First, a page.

Technology has infiltrated nearly every part of the modern world, and legal departments are no exception. At this point, the question for attorneys isn’t whether to use technology, but rather what kinds of software and systems are the most valuable.
To help in-house counsel choose from the plethora of technologies available, InsideCounsel asked several experts for input on the tech tools that are essential to their organizations. In this slideshow we feature the technologies that will help lawyers function more efficiently, whether their task is as simple as remotely accessing email, or as complex as managing a large litigation.
A good matter management system is a versatile and important tool for many companies. And although it will likely be most useful for companies involved in regular litigation, Rebecca Thorkildsen, a senior director at HBR Consulting, says that the technology is scalable for just about any law department.
“Matter management, you could almost make an argument for that in a department of any size,” she says. “Even if there’s only a handful of attorneys, at the end of the day, they’re still generating information about their matters and need someplace to keep it.”
So what should companies look for in a matter management system? Judy Selby, head of BakerHostetler’s e-discovery and technology practice group, says that her team had a list of requirements when helping to develop the firm’s system. First, the program had to allow for easy calendaring, so that attorneys could track dates of upcoming discovery deadlines, expert reports, hearings and more.
Selby says it was also essential that the system provided “one-stop shopping” for attorneys hunting down documents related to a specific case. Consolidating all of the documents on one page allows lawyers to easily find complaints, discovery requests and other information on any matter.
Other benefits of an effective matter management system are consistency across cases and more efficient discovery, particularly if the program allows a legal department to issue code discovery requests. “If you get a discovery request in one case and you make your production…and you get a similar request in a similar case, you should make sure you’re answering in a similar way,” Selby says. “So if you have a good case management/matter management system, it helps you to track all these things, to make sure that you’re being consistent with multiple litigations.”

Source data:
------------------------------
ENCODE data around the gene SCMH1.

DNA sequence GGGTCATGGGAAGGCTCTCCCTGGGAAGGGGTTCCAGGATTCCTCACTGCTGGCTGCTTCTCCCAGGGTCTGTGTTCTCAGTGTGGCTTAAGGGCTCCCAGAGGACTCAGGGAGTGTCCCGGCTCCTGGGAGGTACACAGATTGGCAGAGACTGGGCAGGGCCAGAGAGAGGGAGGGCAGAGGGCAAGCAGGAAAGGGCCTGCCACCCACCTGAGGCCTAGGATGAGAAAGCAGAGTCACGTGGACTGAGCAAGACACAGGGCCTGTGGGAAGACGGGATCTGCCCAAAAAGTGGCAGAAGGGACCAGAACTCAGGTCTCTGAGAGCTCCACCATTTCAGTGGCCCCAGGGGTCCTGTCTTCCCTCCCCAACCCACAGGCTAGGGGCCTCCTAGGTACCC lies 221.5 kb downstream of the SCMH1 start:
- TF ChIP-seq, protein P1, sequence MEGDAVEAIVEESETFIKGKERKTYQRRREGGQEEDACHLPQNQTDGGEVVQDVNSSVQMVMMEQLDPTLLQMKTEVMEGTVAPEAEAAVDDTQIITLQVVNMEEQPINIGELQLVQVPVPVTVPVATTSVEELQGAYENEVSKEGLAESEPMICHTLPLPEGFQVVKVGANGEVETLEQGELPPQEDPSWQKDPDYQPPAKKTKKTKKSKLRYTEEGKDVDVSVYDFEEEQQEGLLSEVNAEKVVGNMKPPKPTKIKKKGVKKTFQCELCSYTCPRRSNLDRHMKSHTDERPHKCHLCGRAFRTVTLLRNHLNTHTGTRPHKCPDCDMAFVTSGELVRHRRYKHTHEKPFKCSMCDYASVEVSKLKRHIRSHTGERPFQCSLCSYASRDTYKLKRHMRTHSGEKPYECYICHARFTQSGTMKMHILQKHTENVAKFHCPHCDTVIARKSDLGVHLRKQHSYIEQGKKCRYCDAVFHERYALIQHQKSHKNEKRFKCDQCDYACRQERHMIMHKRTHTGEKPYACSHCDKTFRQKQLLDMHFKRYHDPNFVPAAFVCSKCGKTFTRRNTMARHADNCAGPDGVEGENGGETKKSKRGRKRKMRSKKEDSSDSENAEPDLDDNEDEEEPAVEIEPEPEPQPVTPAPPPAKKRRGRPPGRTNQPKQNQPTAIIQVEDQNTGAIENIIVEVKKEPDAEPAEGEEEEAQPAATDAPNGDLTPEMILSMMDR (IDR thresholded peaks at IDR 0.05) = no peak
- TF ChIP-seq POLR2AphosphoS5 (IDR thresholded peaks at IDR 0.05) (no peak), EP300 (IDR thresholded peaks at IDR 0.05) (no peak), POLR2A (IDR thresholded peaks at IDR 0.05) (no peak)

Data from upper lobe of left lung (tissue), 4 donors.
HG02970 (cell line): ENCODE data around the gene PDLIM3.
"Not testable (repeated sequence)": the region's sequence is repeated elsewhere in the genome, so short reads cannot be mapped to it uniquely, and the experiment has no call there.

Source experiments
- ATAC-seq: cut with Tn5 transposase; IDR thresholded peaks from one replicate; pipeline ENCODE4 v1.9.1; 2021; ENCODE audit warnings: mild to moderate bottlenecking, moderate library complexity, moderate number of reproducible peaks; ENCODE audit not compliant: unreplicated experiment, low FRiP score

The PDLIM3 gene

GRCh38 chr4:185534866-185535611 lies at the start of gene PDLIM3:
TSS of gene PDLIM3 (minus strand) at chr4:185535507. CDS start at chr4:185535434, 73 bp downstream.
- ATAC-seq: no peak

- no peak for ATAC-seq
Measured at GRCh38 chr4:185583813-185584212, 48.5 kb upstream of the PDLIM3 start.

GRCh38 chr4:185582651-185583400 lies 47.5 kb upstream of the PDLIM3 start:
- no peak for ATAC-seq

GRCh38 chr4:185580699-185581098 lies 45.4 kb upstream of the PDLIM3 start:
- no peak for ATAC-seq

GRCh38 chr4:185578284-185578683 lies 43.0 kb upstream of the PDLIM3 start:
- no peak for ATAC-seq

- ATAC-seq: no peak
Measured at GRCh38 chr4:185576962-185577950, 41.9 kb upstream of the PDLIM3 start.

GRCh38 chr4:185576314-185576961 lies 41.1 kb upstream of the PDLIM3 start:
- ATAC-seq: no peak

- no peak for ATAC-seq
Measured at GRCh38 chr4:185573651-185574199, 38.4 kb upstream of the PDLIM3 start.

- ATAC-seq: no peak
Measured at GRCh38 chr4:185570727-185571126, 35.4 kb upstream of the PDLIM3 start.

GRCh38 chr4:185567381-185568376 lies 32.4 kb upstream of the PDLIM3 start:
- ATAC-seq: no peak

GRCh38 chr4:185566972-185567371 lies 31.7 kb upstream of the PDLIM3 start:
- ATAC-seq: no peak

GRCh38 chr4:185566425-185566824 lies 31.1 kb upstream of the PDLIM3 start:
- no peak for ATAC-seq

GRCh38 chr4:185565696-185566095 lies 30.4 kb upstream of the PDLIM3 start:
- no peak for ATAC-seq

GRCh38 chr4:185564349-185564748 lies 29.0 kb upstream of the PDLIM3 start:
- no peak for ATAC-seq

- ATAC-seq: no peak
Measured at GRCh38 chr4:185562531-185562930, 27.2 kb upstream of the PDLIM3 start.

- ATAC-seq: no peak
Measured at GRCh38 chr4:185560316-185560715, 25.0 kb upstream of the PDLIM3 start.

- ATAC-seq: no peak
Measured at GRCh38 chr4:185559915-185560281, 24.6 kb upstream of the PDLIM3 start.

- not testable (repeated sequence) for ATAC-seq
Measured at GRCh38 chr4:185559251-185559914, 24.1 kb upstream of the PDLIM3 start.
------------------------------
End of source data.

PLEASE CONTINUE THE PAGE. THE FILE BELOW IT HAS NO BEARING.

Around the early 90s, when e-billing systems were first coming into prominence, they mostly served as a tool to whittle down the stacks of paper dominating attorneys’ desks and to more accurately audit invoices.
While those are both still admirable goals, today’s e-billing systems have evolved to become essential analytic tools for legal departments. They analyze incoming invoices and provide reports full of detailed data on outside counsel activities and billing rates.
“What e-billing can do is unbundle all of the information that comes from traditional legal bills so that you have the ability to compare over a long period of time, from timekeeper to timekeeper or from firm to firm,” says Pamela Woldow, general counsel at Edge International Inc.
“It ultimately comes down to the pressure that a lot of law departments are under to cut costs and become more efficient,” adds HBR Consulting Senior Director Rebecca Thorkildsen. And reports from e-billing systems can show general counsel where they are able to trim the fat a bit.
E-billing systems tend to come part and parcel with matter management, and while you can implement matter management without e-billing, Thorkildsen says, you have to have at least a little matter management to implement e-billing. If the e-billing is what you’re primarily after, though, you can get a low-cost bare-bones matter management system.
In order to figure out if e-billing is a good value for your legal department, Thorkildsen recommends the following calculation: If 2 percent to 3 percent of your company’s annual outside counsel spend would cover the cost of implementing e-billing, it’s probably a good investment. The cost of these systems ranges from $25,000 on the low end, to several million dollars on the high end, depending on the size of a department and the amount of customization it wants.
Digital data makes discovery infinitely more complicated. Luckily, where technology is the problem, it can also be the solution.